If you work in a language ecosystem where Semantic Versioning is the de facto norm, where violating it can wreak havoc downstream, then please play nice and follow its dictates. Instead of viewing it as a straight jacket, try to see it as an algorithm to determine what your next release number should be. We should all like algorithms!
There is the classic saying that “Practice makes Perfect”. This is partly true because it’s also that “Practice also makes you Permanent”.
Now usually comes the part saying that we need to do Deliberate Practice consistently for many years. The thing is that there is a multitude of ways to practice deliberately. There is no one size fits all formula applicable to all domains. And of course - people are different.
I’d like this article to focus on a single deliberate practice side - I call it the “Train Your Own Neural Technique” technique.
This is a neat little trick from Vitor Paladini:
clamp()is a CSS feature that helps you write less of it. It is a rather new feature in CSS so a lot of developers might not be aware of how useful it is.
Sometimes you just need a throwaway email and you can’t be bothered to leave the terminal, I get it.
tmpmailtmpmail is a command line utility that allows you to create a temporary email address and receive emails to the temporary email address. It uses 1secmail’s API to receive the emails.
Linode Kubernetes Engine (LKE) is a fully-managed container orchestration engine for deploying and managing containerized applications and workloads. LKE combines Linode’s ease of use and simple pricing with the infrastructure efficiency of Kubernetes. You can now get your infrastructure and workloads up and running in minutes instead of days.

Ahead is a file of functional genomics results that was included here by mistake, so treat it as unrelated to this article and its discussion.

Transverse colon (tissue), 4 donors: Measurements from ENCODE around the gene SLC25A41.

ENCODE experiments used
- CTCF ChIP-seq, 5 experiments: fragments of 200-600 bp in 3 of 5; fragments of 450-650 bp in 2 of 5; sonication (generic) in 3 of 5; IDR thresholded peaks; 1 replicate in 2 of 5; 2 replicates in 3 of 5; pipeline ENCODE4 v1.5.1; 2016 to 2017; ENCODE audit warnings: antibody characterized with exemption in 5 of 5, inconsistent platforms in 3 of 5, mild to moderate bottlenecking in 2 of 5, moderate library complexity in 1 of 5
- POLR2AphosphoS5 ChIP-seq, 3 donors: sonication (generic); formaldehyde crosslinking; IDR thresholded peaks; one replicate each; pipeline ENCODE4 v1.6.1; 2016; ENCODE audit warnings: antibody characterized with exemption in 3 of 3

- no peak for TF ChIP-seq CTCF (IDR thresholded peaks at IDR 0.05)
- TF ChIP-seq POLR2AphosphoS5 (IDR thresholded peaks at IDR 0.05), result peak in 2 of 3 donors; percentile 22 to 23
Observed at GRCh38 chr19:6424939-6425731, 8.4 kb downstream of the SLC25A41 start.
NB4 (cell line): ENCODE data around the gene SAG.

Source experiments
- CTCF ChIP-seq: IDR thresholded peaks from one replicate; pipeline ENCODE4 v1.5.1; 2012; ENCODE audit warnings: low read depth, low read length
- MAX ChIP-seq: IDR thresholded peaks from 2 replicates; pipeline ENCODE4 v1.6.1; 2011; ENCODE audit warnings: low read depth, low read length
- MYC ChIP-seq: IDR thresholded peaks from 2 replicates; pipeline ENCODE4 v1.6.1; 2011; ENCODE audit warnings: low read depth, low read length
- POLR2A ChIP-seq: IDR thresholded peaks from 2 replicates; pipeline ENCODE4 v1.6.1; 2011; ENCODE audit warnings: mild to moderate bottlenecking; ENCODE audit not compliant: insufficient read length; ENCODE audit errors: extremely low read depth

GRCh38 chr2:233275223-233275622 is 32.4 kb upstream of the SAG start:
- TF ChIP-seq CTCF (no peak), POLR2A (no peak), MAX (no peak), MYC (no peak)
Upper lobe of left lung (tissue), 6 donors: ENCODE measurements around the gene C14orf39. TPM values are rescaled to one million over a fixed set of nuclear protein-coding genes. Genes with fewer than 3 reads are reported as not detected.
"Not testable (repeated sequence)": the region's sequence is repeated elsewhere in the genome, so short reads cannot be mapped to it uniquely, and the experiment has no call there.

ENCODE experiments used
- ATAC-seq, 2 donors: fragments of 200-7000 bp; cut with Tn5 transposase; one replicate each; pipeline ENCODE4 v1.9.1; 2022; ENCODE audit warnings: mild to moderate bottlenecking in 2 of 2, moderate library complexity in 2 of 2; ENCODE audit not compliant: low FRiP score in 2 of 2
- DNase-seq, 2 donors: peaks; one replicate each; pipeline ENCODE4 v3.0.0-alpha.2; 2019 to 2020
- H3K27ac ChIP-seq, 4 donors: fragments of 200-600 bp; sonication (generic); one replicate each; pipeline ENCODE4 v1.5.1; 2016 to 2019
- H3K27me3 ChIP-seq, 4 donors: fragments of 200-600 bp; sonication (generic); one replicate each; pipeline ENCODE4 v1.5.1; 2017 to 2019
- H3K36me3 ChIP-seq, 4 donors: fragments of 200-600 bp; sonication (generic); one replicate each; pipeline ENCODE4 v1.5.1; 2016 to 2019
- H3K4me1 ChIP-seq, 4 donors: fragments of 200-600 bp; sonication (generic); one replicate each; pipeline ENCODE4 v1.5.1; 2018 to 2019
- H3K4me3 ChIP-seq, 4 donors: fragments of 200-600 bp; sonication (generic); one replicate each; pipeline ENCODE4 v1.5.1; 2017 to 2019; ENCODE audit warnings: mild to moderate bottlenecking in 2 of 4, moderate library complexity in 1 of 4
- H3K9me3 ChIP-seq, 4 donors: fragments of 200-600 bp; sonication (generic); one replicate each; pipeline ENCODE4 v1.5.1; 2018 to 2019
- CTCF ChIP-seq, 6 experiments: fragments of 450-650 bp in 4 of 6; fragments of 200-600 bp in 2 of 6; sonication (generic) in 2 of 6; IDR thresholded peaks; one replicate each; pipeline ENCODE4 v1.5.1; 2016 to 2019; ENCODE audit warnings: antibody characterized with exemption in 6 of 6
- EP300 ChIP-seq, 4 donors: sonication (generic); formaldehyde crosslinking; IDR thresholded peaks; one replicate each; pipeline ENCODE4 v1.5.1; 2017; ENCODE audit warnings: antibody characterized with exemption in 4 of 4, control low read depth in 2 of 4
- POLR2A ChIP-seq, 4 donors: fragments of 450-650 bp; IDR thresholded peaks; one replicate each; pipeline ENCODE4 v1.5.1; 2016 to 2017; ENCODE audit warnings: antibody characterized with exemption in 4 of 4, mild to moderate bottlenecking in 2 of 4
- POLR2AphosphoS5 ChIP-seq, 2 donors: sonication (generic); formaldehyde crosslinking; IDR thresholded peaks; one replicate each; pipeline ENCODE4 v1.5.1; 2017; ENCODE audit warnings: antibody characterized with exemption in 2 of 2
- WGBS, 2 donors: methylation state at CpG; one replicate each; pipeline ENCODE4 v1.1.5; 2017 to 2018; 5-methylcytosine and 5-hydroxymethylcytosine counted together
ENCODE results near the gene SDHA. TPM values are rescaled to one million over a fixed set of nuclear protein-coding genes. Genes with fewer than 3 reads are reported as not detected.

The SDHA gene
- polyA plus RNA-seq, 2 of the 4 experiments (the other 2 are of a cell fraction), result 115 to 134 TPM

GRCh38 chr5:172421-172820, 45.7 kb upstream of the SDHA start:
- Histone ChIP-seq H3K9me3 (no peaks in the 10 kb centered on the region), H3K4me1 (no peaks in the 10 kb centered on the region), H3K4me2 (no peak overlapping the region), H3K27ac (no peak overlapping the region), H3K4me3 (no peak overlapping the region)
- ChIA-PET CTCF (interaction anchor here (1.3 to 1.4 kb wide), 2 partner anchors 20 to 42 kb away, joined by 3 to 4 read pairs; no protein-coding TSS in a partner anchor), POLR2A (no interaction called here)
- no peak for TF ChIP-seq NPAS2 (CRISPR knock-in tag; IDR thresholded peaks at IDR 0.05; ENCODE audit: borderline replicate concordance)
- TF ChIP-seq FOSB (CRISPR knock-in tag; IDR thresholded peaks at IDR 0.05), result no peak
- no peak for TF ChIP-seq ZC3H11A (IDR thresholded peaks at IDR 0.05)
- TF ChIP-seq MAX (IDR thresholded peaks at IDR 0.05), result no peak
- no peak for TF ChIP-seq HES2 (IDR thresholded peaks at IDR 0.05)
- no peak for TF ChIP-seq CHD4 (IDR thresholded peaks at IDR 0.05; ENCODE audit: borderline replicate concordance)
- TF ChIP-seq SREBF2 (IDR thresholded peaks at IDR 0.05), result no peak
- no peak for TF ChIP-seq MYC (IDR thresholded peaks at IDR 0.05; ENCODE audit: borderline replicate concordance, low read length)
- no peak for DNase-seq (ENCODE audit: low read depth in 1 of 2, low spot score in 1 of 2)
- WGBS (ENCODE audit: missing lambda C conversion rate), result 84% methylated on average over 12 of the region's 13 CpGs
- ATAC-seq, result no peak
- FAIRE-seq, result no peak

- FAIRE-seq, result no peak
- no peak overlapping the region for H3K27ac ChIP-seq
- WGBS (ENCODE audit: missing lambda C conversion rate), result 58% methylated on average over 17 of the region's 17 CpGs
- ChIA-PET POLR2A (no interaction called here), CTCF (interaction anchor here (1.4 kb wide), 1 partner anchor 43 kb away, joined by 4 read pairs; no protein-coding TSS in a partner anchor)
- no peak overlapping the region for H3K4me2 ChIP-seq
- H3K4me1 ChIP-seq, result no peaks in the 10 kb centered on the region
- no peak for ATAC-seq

If you’ve been following along with the Changelog infrastructure, you’ll be pleased to know we’re rolling out LKE as we speak. We love what we’ve seen so far! Oh and be sure to use the code
changelog2020 (whichever works) to get our special pricing.
Ahmad Nassri returns to the party for a deep, nuanced discussion around the thoughts he shared in a recent blog post called Solving Solved Problems. We hear about the common issue Ahmad’s seen at software shops of all sizes, learn the anatomy of the total cost of software ownership, and debate what to build and what to buy.
Vimpeccable is a plugin for Neovim that allows you to easily replace your vimscript-based
.vimrcwith a lua-based one instead. Vimpeccable adds to the existing Neovim lua API by adding new lua commands to easily map keys directly to lua.
All of the power and customization of Vim without the inscrutable and othewise compulsory Vimscript? Sign me up! (metaphorically… I’m far too lazy to customize Vim anymore than I already have.)
A narrated redesign packed with typography, brand, and color advice